Monthly Archives: November 2013

Three Days to Reconciliation

I’m sharing this largely because it’s just a great story.  It came up at our last session of Art of Marriage last Friday and I was inspired to share it.  It’s the story of the 3 days from divorce papers to reconciliation in my marriage.

A very brief background on my marriage.  My husband, Matt, and I were married for 17 years.  Like every marriage it was peppered with the tough times, some of them pretty intense, and some of them that were perpetual, always coming back again and again.  We were getting by, struggling, getting better, getting worse, but it abruptly hit the breaking point just a couple months after our 17th anniversary.  We separated, Matt moved out, and we were waiting out the one year requirement that North Carolina has between physical (housing) separation and divorce proceedings.

During this waiting time is when I came into real relationship with Jesus.  It was glorious… and painful.  As you may know, coming into relationship with Jesus is like looking into a mirror that has the ability to reflect back every ugly part of your character and personality that you’d rather avoid looking at.  Well, I spent many, many… many days, looking into this mirror.  And I was acutely convicted of my contributions to the failure of the marriage.  I was repentant and sorry for what I had done.  I was ready for the next go-round if the Lord blessed me with a new husband.

Six months into the separation I attended the Divorce Care class series on a recommendation from a friend.  It’s a 12 week class that focuses on a different topic each week, separation, anger, isolation, dating, etc.  I cruised through the first 10 weeks with fairly little consternation about each topic since I had already been run through the Jesus ringer anyway.  The 11th week came.  The topic was Reconciliation.  The motive was to consider it.  This class made me MAD!  I mean mad, mad, like really hot mad.  I was so mad and it was so disproportionate to my experience from the previous 10 sessions that I realized I really needed to scrutinize it.  I went into prayer that night asking the Lord for wisdom.  The answer I got was, “It’s time to ask Matt back now.”  What???!!!  I was floored.  Never, not once, had I considered this.  When I had been praying for a whole family, I meant a new one (a new husband anyway, not my kids of course).  I did NOT mean Matt.  This happened on a Thursday night.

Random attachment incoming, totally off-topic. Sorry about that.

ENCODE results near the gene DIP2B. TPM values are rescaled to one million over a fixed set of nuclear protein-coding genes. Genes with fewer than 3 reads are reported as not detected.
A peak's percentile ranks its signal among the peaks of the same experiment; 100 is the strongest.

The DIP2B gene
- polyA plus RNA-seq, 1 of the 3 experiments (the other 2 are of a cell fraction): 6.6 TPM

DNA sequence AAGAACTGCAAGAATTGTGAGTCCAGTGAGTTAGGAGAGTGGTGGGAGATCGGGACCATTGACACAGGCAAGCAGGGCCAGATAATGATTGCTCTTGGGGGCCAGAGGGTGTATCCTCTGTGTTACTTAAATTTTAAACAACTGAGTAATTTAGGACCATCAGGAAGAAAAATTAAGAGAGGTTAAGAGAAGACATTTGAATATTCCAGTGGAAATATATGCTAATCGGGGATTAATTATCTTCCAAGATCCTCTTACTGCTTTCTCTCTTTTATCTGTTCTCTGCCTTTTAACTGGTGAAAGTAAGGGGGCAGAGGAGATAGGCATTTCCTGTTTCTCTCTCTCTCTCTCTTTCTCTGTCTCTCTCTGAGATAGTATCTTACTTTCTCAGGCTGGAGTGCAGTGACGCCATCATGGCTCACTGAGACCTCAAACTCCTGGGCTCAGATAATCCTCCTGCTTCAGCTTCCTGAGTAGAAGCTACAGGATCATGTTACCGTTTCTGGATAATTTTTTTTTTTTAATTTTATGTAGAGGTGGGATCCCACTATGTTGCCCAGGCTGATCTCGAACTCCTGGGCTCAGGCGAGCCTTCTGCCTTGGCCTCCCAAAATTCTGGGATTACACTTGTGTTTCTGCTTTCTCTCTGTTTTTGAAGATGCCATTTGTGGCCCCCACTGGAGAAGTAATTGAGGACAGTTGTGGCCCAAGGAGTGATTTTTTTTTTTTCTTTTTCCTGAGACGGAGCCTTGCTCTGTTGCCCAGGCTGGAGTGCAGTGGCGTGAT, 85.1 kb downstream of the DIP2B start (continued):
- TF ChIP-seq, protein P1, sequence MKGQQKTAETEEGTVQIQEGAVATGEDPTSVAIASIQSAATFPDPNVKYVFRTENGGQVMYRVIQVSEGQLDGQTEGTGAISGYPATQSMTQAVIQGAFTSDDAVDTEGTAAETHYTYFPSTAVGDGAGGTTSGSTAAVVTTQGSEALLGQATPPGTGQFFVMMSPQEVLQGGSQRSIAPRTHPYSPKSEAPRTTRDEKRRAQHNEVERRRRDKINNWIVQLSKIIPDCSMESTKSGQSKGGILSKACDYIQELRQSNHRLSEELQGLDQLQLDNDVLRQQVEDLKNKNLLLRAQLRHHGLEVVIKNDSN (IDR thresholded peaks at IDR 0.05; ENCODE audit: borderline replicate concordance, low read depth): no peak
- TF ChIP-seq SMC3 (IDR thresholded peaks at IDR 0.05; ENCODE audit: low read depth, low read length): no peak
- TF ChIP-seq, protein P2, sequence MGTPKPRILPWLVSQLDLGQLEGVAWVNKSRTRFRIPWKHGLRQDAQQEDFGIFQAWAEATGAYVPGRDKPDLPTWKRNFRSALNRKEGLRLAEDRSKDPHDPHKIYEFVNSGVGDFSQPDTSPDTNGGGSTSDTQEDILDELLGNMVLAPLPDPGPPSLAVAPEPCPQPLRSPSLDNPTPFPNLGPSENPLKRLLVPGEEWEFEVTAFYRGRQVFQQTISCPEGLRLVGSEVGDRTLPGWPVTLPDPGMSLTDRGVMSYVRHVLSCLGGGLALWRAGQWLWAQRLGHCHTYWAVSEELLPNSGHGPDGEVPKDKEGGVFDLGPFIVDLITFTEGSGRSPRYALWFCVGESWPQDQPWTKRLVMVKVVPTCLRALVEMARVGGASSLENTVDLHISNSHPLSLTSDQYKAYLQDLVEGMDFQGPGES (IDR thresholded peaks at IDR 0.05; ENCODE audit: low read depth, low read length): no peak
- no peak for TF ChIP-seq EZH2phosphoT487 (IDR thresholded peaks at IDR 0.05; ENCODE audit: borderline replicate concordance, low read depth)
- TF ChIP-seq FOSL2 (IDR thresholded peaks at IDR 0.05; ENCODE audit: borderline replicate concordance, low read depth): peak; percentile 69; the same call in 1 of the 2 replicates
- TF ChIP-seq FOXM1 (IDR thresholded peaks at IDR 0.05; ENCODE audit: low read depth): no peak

On Friday, my brain was like a tsunami of thoughts about asking Matt back.  I couldn’t concentrate on anything.  I sent a note to my lady friends from the Divorce class and they told me to hold tight until we were meeting for coffee the next night.  So I did.  I went into prayer that night and I put God to the test.  “God, if you really want me to do this, I need a chance to talk to him in private.  I’ll know you want me to do this if he asks me out to lunch,” I prayed as Matt was already dating someone else.